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IMOA’s »Stainless Solutions« e-newsletter covers a different stainless steel issue each month, with tips on design and specification, and links to technical resources.

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Railings, Walkways, Platforms and Stairs in Corrosive Environments

Safety is the first consideration when designing handrails, walkways, platforms and stairs. They should also require little or no maintenance, and when the application is not industrial, be aesthetically pleasing. Stainless steel has always been a popular choice because it provides high strength, design flexibility, durability and wear resistance, which is essential for slip-resistant surfaces and structural integrity.

If the correct stainless steel is specified, coatings can be eliminated, avoiding expensive maintenance. This is critical in industrial applications where coating failure can be a source of contamination, such as in the food, beverage and pharmaceutical industries or where the environment is particularly corrosive such as in water treatment, wood pulp and chemical plants. Exterior applications are also presenting more challenges as the world’s population is increasingly concentrated in coastal zones, rising sea levels are causing more storm surge flooding, and the use of deicing salt is growing.

Advice on specification of common tubular handrail finishes can be obtained in The Construction Specifier article Get a Grip on Stainless Railing Finishes. Specialized finishes are discussed on IMOA’s website.

Type 316 industrial stairs (left photo credit TMR Stainless), Australian coastal swim club stairs (center photo credit Paige Stainless Fabrications) and Japanese subway railing (right photo credit JSSA).

Higher alloyed stainless steels like Type 316 and the even more corrosion- resistant duplex stainless steel 2205 are becoming increasingly common. Fabrication advice for austenitic (i.e. 304/304L, 316/316L, etc.) and duplex (i.e. 2304, 2205, etc.) grades is available for suppliers who are unfamiliar with them.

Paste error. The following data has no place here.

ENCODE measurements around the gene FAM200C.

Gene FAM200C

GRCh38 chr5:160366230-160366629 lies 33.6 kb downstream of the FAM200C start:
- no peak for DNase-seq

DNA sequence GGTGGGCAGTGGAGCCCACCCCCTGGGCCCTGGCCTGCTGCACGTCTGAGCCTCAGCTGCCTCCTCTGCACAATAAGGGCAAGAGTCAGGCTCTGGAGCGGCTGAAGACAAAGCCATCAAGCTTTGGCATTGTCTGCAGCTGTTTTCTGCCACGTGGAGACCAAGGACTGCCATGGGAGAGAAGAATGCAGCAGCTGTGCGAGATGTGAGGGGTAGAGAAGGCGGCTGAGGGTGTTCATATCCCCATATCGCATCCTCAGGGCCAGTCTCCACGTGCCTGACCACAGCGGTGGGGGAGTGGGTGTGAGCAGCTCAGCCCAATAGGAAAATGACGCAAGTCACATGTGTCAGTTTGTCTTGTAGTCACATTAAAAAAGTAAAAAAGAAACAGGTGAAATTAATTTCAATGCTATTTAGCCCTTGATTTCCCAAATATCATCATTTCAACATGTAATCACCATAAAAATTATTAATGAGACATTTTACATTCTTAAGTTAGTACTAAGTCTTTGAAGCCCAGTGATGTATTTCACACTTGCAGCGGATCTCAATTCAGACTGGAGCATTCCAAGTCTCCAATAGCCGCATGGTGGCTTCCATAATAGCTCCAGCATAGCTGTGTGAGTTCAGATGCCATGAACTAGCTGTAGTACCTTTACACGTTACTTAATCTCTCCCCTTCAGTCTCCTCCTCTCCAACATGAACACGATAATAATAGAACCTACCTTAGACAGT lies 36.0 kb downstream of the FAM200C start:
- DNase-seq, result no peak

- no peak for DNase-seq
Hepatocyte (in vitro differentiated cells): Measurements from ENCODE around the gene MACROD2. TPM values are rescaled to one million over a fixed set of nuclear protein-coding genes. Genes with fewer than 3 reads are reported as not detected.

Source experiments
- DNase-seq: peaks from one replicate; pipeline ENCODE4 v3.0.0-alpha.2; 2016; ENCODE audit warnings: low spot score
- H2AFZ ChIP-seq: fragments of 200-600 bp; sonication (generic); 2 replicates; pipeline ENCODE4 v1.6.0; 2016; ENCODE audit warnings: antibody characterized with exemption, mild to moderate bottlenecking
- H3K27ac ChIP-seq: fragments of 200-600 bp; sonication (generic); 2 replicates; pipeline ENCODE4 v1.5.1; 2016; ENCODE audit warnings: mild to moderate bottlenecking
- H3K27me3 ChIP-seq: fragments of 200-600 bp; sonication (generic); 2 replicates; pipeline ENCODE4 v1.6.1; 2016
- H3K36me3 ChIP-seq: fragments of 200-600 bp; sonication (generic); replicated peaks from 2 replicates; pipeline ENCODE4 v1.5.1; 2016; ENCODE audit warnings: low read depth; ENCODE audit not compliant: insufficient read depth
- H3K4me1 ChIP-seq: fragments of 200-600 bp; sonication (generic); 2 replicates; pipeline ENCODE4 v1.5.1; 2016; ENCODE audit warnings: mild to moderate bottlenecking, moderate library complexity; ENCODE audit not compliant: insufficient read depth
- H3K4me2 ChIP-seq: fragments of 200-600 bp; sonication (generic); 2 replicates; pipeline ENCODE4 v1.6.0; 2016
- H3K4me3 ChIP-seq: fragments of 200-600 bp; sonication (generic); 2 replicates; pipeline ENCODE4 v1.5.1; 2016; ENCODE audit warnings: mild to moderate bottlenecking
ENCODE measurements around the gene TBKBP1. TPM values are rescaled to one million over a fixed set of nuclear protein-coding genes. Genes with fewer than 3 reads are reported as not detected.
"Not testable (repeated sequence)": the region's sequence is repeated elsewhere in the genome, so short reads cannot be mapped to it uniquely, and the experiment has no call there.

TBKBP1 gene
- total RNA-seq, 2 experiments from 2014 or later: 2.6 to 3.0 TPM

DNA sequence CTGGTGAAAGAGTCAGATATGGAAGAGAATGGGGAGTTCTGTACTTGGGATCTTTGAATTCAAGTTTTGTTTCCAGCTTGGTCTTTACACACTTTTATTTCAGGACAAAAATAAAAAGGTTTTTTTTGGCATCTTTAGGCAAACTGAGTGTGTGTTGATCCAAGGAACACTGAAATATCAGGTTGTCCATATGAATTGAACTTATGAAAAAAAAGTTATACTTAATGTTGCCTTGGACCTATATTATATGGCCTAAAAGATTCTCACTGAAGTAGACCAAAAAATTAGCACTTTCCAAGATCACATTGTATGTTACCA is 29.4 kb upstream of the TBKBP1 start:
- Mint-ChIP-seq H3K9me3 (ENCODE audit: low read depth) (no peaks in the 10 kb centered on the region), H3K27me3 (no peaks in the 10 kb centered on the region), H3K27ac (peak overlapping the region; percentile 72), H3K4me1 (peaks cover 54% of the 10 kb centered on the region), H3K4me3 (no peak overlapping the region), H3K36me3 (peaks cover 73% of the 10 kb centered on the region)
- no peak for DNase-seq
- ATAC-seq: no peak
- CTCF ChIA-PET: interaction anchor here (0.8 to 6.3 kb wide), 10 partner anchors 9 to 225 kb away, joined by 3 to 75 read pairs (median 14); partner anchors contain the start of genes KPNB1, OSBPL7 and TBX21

IMOA’s Site and Design Evaluation System was developed to help decision makers in selecting the correct stainless steel, and there are five case studies related to this topic illustrating use of the system in evaluating real projects around the world.

Queens West Pier, New York, USA

One of these projects is Queens West Pier in New York City, which has Type 316 stainless steel railings, light poles and seating. The railing sections near the shore are splashed at high tide and are exhibiting corrosion staining. A study carried out by IMOA demonstrated that selective use of a more corrosion resistant stainless steel with a smoother surface finish was advisable near the shore in this location to avoid frequent manual cleaning (IMOA case study 10 provides more details).

Case Study 10: New York Pier Railings
English (PDF, 685 K)
Spanish (PDF, 610 K)

Case Studies

Case Study 1: Pittsburgh and Chicago Handrails and Street Furniture
Case Study 5: Hong Kong Building Exteriors and Railings
Case Study 6: Canary Islands Railings and Lampposts
Case Study 9: Australian Costal Fence

Project Examples
Here are a few examples of the many interesting projects around the world:

New York City’s Highline Park is situated on an elevated former railway line. It has become both a major tourist attraction and a popular place for residents to stroll. Type 316 stainless steel was used extensively for railings, stair treads, seating and many other details to provide the low maintenance and durability needed for the project.

(Photo credit Nicole Kinsman)

The Gap in Torndirrup National Park near Albany, Western Australia is a popular tourist destination because of the coastal cliff formations and the spectacular views of the salt spray as waves crash into them. Obtaining a good view was dangerous until the completion of 2205 duplex stainless steel walkways, railings and a platform that extends out over the cliff in early 2016. This more corrosion-resistant alloy was a natural choice due to salt spray exposure and the need for safety, long term durability and a maintenance-free service life.

Four Freedoms Park is a memorial honoring U.S. President Franklin D. Roosevelt in New York City. Corrosion resistant 2205 duplex stainless steel was necessary for the sculptural handrails because coastal storm surges can flood the park with brackish or salt water. The railings needed to be as durable as the massive blocks of granite in this highly-acclaimed new monument which was constructed to last for hundreds of years.

Hurricane-proof
Material longevity and its inherent impact on long-term project sustainability are changing the way buildings are designed. Memorials like the new Four Freedoms Park in New York have to last for hundreds of years. Corrosion resistant 2205 duplex stainless steel was necessary so that the sculptural handrails were as durable as the massive blocks of granite in this highly-acclaimed new monument.

The spectacular Gobbins Coastal Path in Northern Ireland is becoming one of Northern Ireland’s premier attractions. The one kilometer walk along the cliff face has 18 bridges and four staircases. Type 316L (UNS S31603) stainless steel with a bead-blast finish was used because of 50-year design life and the need for low maintenance.

Emergency staircase, Palazzo della Ragione, Milan, Italy
This Euro Inox case study describes the very light weight and attractive stainless steel and glass emergency fire stairway that was added to the Palazzo della Ragione in Milan, Italy, after its restoration.
Glass Walkway in the Basilica of Aquileia, Italy
This Euro Inox case study describes the glass and stainless steel walkway at the Basilica of Aquileia, Italy UNESCO World Heritage site over the 4th century stone mosaic floor.